Business Briefs – December 15, 2015

Fed Betting It Will Avoid Central Banks’ Errors of the Past

LONDON (AP) – The Fed is poised to raise interest rates Wednesday for the first time in 9 ½ years. It may not take long to know whether its decision was correct.

History is filled with cases when central banks raised rates prematurely, sometimes with dire consequences. Raising rates or otherwise tightening credit too soon can slow borrowing, jolt confidence and choke growth.

Some economists have suggested that the Fed could wait a bit longer before raising rates, especially with inflation still low amid slumping oil and commodity prices. In a survey of top academic economists, the University of Chicago found that while 48 percent favored a rate hike, 36 percent felt the Fed should hold off.

U.S. Consumer Prices Unchanged But Core Inflation Up

WASHINGTON (AP) – U.S. consumer prices were unchanged in November as declines in energy and food held down overall costs. But core inflation was up 2 percent over the 12 months ending in November, the fastest pace in more than a year and the kind of increase Fed officials want to see to justify the start of a round of interest rate increases.

The flat reading for consumer prices last month followed a modest 0.2 percent increase in October and outright declines in August and September, the Labor Department reported Tuesday.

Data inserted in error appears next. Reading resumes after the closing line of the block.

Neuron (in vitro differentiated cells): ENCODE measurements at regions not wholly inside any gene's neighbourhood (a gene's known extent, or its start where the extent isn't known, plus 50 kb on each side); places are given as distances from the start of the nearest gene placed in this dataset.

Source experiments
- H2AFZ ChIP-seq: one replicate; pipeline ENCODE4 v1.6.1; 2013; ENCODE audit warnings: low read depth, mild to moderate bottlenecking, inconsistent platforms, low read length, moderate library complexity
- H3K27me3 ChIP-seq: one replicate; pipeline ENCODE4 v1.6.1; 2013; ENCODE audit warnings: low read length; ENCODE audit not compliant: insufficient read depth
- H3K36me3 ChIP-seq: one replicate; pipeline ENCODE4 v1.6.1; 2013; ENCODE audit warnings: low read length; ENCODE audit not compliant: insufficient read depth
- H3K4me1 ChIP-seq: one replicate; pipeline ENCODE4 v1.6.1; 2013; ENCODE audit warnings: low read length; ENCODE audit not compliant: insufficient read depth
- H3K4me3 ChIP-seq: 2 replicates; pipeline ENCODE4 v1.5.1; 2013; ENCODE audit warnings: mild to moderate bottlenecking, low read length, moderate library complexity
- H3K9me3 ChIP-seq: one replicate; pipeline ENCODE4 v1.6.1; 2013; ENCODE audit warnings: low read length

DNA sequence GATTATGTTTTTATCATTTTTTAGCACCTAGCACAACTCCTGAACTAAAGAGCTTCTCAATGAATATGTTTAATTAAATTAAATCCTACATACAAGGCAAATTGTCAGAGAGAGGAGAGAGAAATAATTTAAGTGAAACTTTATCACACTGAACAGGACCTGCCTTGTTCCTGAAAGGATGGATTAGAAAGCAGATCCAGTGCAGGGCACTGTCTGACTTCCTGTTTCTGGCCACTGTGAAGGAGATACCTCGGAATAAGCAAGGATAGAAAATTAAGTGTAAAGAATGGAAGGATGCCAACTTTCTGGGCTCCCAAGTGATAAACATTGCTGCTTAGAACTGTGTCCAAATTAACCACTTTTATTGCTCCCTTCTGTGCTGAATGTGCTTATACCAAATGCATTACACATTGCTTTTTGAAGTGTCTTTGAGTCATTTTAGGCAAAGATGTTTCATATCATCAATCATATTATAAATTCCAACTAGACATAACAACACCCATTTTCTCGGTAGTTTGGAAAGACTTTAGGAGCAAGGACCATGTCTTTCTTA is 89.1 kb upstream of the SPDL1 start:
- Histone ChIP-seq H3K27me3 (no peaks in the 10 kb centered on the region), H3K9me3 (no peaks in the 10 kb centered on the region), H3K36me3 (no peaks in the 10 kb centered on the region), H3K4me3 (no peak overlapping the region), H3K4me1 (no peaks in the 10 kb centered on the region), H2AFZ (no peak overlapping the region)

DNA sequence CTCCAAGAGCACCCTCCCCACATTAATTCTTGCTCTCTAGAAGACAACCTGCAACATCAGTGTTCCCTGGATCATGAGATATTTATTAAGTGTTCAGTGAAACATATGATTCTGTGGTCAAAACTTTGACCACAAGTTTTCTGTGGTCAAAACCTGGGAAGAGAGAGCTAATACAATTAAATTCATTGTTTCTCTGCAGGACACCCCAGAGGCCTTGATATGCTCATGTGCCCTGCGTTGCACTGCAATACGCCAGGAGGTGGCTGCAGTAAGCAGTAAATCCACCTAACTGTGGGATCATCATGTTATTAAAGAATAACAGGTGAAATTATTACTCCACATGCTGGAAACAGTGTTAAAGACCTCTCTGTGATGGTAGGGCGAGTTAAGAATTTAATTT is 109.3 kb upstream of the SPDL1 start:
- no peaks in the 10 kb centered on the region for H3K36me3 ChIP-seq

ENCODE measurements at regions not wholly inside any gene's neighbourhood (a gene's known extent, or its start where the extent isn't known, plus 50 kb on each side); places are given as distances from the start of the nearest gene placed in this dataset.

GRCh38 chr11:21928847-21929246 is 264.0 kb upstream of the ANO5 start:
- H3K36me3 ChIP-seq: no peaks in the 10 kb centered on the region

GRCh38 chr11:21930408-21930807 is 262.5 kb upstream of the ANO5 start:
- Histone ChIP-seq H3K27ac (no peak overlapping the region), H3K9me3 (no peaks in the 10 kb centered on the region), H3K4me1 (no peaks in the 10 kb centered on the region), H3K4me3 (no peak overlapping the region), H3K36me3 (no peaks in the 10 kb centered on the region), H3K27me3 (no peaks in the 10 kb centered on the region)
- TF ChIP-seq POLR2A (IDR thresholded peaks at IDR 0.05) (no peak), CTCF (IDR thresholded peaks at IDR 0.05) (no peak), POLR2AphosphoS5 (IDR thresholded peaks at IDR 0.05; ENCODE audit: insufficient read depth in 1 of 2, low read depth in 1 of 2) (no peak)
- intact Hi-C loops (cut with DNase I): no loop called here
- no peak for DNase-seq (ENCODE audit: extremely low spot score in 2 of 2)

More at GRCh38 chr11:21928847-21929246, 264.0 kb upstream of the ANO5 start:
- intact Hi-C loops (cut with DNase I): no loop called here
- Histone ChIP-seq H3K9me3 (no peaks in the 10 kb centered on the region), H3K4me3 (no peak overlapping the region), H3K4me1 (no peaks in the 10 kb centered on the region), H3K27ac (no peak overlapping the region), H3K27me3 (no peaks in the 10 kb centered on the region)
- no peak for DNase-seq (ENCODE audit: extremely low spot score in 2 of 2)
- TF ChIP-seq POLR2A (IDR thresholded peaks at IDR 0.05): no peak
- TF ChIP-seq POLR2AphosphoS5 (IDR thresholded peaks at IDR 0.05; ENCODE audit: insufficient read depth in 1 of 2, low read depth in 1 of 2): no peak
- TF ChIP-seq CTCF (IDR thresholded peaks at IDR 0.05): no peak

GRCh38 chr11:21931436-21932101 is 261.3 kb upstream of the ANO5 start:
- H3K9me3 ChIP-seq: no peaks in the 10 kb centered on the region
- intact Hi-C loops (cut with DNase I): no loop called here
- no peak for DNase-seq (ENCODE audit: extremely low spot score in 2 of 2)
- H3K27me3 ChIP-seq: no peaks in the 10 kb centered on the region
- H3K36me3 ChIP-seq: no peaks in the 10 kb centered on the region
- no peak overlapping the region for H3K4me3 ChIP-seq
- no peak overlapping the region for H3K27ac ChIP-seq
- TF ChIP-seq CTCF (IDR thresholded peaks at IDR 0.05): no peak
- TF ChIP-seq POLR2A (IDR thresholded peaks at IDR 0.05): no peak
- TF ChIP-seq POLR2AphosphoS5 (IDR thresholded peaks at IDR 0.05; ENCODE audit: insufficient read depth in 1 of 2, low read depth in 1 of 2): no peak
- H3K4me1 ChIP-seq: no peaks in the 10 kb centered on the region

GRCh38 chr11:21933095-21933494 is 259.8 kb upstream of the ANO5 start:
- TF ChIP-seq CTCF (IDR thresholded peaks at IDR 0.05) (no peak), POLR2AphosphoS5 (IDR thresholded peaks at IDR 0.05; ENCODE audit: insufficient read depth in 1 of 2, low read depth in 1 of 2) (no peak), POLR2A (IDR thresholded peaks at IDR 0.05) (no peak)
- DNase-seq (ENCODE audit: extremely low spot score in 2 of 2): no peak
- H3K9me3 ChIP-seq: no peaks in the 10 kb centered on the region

U.S. Homebuilder Sentiment Slips in December

WASHINGTON (AP) – U.S. homebuilders are feeling slightly less confident about their sales prospects in coming months, though they remain positive overall that the housing market will continue to improve next year.

The National Association of Home Builders/Wells Fargo builder sentiment index released Tuesday slipped to 61 this month, down one point from a reading of 62 in November.

Readings above 50 indicate more builders view sales conditions as good, rather than poor. The index has been consistently above 60 since June.

Valeant in New Distribution Deal With Walgreens

TRENTON, N.J. (AP) – Valeant Pharmaceuticals regained some credibility with upset investors thanks to its announcement Tuesday of a new distribution deal with Walgreens and plans to line up more pharmacies to sell its products after a scandal forced it to cut ties with a key distributor, Philidor.

The news drove up shares of the beleaguered Canadian drug company, but it still faces U.S. government scrutiny over big medicine price hikes and allegations it used Philidor, a mail-order pharmacy, to steer payers toward Valeant’s more expensive drugs, rather than cheaper alternatives.

Seattle’s Uber Unionization Measure A New Economy Test Case

SEATTLE (AP) – Seattle has become the first city in the nation to allow drivers of ride-hailing companies such as Uber and Lyft to unionize over pay and working conditions.

The legislation approved by the City Council Monday is seen as a test case for the changing 21st century workforce.

Supporters erupted into cheers after councilmembers voted 8-0 in favor of the legislation, which the city expects to be challenged in court.

It requires companies that hire or contract with drivers of taxis, for-hire transportation companies and app-based ride-hailing services to bargain with their drivers, if a majority show they want to be represented. Drivers would be represented by nonprofit organizations certified by the city.